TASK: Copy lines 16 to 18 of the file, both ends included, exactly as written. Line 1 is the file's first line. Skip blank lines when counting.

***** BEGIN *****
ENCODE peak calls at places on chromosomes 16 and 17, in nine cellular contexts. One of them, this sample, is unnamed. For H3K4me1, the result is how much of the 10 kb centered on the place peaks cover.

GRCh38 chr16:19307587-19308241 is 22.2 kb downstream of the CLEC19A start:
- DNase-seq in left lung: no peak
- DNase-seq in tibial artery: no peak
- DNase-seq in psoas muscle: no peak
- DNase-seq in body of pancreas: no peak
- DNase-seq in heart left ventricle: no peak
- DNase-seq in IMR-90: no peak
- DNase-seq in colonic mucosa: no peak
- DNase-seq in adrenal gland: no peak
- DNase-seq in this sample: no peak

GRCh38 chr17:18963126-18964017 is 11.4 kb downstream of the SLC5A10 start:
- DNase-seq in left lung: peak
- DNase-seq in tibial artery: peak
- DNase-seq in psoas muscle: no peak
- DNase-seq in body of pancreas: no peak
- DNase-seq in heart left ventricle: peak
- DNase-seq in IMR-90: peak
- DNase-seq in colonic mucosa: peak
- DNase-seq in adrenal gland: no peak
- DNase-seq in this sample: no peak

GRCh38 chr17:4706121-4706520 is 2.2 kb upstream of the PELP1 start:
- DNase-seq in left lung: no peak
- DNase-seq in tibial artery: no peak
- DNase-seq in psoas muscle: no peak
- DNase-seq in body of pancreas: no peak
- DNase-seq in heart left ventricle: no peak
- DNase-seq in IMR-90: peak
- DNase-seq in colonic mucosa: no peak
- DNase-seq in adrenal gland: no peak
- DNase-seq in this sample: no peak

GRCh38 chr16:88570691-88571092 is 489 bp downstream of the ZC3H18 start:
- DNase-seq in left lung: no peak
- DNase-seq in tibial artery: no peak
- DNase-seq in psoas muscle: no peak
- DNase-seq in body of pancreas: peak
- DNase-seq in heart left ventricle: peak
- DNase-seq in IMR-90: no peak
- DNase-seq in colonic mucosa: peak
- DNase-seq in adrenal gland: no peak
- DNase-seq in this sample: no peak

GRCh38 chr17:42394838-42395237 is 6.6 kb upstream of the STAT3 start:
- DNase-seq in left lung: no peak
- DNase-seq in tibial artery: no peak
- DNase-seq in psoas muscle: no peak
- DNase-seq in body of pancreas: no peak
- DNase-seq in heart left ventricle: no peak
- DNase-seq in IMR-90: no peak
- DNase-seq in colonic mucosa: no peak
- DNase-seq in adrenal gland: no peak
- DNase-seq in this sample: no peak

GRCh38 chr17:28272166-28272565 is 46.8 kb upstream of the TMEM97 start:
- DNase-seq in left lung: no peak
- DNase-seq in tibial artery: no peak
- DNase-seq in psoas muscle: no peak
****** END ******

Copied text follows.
- DNase-seq in body of pancreas: no peak
- DNase-seq in heart left ventricle: peak
- DNase-seq in IMR-90: peak